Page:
CHARLESTON, W.Va. — Two experienced planners are waiting on responses to the open letter they formulated recently that included plans for a lake to be created at Coonskin Park to serve as a back-up water supply for some 300,000 residents in parts of nine West Virginia counties for as long as 28 days.
Former South Putnam PSD General Manager Fred Stottlemyer and former planner Joe Mullins are proposing an 800-million-gallon, 65-acre lake to be built in a current ravine at the park, not far from the Elk River and not far from West Virginia American Water’s Kanawha Valley Treatment Plant that serves customers in those counties.
“This is a very simple, straightforward solution to the problem we had in the past,” Mullins told MetroNews. “Quite frankly, it should have existed before the problem. We’re trying to play catch up here.”
The “problem” Mullins referred to is the Jan. 9 chemical spill and water emergency on the Elk that contaminated the water inside the WVAWC plant that forced a plant shutdown and water emergency. The plant currently has no back up supply.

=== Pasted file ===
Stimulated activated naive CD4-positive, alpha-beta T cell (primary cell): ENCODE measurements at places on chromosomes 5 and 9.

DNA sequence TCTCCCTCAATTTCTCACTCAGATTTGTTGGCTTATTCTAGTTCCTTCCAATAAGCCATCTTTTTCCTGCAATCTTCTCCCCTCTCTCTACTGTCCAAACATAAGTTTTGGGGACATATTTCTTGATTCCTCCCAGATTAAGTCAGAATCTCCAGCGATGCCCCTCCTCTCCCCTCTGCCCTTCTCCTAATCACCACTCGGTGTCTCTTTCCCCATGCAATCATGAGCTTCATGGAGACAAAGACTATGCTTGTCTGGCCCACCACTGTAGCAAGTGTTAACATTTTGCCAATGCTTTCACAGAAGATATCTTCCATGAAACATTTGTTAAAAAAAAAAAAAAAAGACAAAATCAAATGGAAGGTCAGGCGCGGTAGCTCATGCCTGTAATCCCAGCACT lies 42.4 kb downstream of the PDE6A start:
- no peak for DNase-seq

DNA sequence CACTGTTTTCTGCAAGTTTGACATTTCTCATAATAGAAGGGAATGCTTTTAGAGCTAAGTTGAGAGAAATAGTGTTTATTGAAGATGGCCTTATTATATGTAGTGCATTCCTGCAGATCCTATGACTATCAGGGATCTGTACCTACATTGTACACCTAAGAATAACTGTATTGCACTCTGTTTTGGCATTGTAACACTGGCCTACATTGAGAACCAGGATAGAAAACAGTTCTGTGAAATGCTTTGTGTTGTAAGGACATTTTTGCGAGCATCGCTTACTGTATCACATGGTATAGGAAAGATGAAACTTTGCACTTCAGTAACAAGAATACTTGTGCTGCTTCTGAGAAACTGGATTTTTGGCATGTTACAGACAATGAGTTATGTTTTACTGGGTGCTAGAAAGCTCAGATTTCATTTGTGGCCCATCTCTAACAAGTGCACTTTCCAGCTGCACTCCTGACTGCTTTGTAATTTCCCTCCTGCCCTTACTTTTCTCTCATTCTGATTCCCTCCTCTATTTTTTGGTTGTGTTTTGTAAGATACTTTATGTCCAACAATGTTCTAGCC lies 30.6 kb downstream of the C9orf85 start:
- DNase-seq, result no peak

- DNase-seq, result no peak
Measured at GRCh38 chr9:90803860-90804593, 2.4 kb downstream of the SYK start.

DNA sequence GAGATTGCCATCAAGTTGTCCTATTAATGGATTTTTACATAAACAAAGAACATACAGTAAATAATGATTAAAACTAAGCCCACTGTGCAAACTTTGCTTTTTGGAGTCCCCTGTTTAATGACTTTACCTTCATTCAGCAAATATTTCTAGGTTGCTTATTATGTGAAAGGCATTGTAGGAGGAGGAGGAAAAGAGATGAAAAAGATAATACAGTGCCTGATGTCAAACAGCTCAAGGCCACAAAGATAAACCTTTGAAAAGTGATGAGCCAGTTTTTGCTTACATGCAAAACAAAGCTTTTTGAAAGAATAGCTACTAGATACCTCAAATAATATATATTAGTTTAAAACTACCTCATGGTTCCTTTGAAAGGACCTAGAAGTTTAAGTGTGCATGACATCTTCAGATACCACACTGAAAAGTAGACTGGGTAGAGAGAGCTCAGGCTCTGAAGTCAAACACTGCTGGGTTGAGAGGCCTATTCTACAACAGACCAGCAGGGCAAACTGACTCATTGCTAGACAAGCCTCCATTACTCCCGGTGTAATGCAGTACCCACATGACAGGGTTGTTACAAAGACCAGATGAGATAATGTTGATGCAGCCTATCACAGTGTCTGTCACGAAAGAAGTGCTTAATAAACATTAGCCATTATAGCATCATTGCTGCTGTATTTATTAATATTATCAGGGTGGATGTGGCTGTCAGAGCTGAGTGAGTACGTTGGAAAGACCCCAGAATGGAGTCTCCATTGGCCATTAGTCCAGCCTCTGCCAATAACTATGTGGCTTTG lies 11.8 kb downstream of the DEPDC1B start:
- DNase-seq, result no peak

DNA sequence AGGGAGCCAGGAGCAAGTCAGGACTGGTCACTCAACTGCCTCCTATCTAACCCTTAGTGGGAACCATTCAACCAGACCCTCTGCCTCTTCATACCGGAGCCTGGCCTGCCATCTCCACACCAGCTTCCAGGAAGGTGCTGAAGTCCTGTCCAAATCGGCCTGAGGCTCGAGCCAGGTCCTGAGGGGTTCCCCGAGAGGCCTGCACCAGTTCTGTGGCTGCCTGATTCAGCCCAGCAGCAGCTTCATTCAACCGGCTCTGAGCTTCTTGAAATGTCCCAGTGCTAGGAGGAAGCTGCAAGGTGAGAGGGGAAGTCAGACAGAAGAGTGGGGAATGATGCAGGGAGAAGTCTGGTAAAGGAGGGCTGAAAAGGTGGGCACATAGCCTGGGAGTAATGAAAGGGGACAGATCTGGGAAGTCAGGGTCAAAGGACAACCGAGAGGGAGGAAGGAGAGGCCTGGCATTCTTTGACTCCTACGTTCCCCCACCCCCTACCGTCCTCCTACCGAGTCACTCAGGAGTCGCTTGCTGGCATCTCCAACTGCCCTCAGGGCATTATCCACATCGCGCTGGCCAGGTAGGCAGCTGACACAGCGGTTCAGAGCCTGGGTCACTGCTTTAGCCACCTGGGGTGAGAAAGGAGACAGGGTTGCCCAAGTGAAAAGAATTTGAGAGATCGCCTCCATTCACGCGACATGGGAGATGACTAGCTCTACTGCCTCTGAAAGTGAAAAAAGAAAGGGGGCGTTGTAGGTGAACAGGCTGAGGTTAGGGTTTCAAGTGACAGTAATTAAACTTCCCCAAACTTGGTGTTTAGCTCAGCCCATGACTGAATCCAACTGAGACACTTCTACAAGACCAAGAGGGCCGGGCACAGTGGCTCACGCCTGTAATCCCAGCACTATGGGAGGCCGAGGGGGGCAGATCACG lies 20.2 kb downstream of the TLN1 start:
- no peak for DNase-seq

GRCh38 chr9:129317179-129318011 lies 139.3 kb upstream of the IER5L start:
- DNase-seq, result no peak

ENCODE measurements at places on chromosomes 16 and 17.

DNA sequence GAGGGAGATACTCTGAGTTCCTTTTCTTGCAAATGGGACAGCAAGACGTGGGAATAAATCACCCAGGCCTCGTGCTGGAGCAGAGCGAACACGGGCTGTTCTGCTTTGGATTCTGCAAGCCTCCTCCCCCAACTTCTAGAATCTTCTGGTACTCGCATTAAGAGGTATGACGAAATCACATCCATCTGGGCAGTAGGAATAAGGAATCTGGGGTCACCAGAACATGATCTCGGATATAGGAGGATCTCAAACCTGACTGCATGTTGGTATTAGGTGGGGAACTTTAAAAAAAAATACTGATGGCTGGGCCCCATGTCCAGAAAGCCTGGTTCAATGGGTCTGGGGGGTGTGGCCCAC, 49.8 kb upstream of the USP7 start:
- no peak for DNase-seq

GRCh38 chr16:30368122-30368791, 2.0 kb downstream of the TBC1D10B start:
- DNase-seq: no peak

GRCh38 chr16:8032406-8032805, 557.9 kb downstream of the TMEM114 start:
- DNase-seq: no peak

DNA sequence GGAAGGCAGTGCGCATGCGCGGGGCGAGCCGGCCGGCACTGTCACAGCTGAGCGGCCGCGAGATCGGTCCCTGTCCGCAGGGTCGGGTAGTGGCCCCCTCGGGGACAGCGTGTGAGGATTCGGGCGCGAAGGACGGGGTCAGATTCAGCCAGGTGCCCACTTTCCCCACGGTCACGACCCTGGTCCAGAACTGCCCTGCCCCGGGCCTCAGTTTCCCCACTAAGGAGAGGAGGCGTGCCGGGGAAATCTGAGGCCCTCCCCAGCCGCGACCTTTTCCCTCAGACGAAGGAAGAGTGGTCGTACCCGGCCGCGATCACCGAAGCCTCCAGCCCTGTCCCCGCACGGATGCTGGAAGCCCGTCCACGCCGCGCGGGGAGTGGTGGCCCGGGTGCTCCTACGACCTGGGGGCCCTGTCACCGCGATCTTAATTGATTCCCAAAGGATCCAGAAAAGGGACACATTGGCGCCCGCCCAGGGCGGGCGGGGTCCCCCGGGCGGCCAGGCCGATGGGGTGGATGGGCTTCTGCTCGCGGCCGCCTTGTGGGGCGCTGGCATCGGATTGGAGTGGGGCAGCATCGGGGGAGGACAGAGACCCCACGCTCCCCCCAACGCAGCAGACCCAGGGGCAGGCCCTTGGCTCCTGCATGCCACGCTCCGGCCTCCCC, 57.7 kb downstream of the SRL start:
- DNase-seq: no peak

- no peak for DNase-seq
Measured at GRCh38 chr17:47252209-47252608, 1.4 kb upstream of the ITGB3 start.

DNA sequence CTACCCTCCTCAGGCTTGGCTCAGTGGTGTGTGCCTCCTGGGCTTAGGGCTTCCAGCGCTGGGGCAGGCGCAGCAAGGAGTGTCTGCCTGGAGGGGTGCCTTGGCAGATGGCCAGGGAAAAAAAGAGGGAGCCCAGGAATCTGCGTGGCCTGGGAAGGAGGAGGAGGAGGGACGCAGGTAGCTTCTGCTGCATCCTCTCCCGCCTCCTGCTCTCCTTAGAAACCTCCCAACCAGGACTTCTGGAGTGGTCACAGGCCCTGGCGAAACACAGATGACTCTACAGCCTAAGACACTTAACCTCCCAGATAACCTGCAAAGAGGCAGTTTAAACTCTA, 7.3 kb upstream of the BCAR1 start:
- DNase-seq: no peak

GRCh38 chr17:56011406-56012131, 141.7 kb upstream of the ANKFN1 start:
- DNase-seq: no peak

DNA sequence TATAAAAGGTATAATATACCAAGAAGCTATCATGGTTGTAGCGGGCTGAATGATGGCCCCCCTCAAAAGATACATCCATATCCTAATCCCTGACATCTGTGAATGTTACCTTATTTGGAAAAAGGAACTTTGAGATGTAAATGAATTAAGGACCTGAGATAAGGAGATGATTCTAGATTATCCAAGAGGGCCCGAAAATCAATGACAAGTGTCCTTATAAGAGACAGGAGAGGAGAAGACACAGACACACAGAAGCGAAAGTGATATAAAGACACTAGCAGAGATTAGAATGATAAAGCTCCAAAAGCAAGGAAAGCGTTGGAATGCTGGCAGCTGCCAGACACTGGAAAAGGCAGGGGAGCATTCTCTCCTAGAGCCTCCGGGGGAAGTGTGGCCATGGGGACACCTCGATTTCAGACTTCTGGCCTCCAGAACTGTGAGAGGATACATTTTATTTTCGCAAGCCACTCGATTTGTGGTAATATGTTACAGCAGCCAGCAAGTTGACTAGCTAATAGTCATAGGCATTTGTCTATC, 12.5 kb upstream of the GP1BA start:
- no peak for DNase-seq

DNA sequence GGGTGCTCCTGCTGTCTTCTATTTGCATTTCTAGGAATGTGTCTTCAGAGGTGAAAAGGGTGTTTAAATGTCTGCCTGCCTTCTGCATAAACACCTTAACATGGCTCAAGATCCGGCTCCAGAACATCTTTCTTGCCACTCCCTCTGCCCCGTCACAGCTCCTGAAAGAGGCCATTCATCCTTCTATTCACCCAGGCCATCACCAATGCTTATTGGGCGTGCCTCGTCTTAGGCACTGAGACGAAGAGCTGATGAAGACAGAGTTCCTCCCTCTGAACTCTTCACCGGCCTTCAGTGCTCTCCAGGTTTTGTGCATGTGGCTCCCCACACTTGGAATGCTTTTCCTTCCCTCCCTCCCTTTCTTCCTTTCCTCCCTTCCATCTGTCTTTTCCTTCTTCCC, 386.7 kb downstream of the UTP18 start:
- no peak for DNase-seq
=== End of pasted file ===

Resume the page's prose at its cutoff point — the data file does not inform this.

Mullins said he contacted Stottlemyer with the Coonskin idea after he heard the water company discuss connecting the plant to the Kanawha River, which could cost about $100 million. The Coonskin Lake is estimated to cost between $25 million to $35 million. It would also provide recreation opportunities for park goers.
The plan details how the water would be pumped from the Elk, held in the lake and then pumped down an old railroad bed to the plant just three miles away if it were ever needed. Mullins said the lake could also serve as a water supply for nearby National Guard headquarters in case of an emergency.
Mullins said he and Stottlemyer have basically written an open letter to community leaders.
“Any of (community leaders) would be smart to embrace this, analyze it and if it stands to the test of criticism–move on it,” he said. “This needs to be analyzed, shot at by critics. Maybe somebody has a better idea.”